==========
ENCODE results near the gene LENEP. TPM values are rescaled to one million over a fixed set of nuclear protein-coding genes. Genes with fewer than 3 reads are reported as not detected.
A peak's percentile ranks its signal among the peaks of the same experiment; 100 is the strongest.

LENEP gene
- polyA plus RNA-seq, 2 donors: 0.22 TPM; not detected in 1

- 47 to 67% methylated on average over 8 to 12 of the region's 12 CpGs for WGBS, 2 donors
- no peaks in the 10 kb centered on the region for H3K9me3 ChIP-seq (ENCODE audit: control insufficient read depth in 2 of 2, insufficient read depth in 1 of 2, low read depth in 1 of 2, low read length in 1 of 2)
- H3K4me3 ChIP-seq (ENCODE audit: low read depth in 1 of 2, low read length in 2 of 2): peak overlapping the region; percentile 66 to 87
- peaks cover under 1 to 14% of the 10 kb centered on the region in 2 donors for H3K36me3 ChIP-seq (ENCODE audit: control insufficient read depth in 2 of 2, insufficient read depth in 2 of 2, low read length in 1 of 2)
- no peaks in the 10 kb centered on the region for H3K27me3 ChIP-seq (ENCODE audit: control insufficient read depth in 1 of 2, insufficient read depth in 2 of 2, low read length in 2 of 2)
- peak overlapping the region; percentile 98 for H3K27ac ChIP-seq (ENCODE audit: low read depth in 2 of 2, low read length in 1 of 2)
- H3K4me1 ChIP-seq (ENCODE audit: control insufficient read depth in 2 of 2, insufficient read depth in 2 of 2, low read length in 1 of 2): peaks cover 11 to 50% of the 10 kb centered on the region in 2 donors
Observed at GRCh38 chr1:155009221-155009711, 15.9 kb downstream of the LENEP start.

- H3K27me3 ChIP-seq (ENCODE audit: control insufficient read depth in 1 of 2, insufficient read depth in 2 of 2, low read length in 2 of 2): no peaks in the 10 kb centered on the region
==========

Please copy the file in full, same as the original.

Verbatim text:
ENCODE results near the gene LENEP. TPM values are rescaled to one million over a fixed set of nuclear protein-coding genes. Genes with fewer than 3 reads are reported as not detected.
A peak's percentile ranks its signal among the peaks of the same experiment; 100 is the strongest.

LENEP gene
- polyA plus RNA-seq, 2 donors: 0.22 TPM; not detected in 1

- 47 to 67% methylated on average over 8 to 12 of the region's 12 CpGs for WGBS, 2 donors
- no peaks in the 10 kb centered on the region for H3K9me3 ChIP-seq (ENCODE audit: control insufficient read depth in 2 of 2, insufficient read depth in 1 of 2, low read depth in 1 of 2, low read length in 1 of 2)
- H3K4me3 ChIP-seq (ENCODE audit: low read depth in 1 of 2, low read length in 2 of 2): peak overlapping the region; percentile 66 to 87
- peaks cover under 1 to 14% of the 10 kb centered on the region in 2 donors for H3K36me3 ChIP-seq (ENCODE audit: control insufficient read depth in 2 of 2, insufficient read depth in 2 of 2, low read length in 1 of 2)
- no peaks in the 10 kb centered on the region for H3K27me3 ChIP-seq (ENCODE audit: control insufficient read depth in 1 of 2, insufficient read depth in 2 of 2, low read length in 2 of 2)
- peak overlapping the region; percentile 98 for H3K27ac ChIP-seq (ENCODE audit: low read depth in 2 of 2, low read length in 1 of 2)
- H3K4me1 ChIP-seq (ENCODE audit: control insufficient read depth in 2 of 2, insufficient read depth in 2 of 2, low read length in 1 of 2): peaks cover 11 to 50% of the 10 kb centered on the region in 2 donors
Observed at GRCh38 chr1:155009221-155009711, 15.9 kb downstream of the LENEP start.

- H3K27me3 ChIP-seq (ENCODE audit: control insufficient read depth in 1 of 2, insufficient read depth in 2 of 2, low read length in 2 of 2): no peaks in the 10 kb centered on the region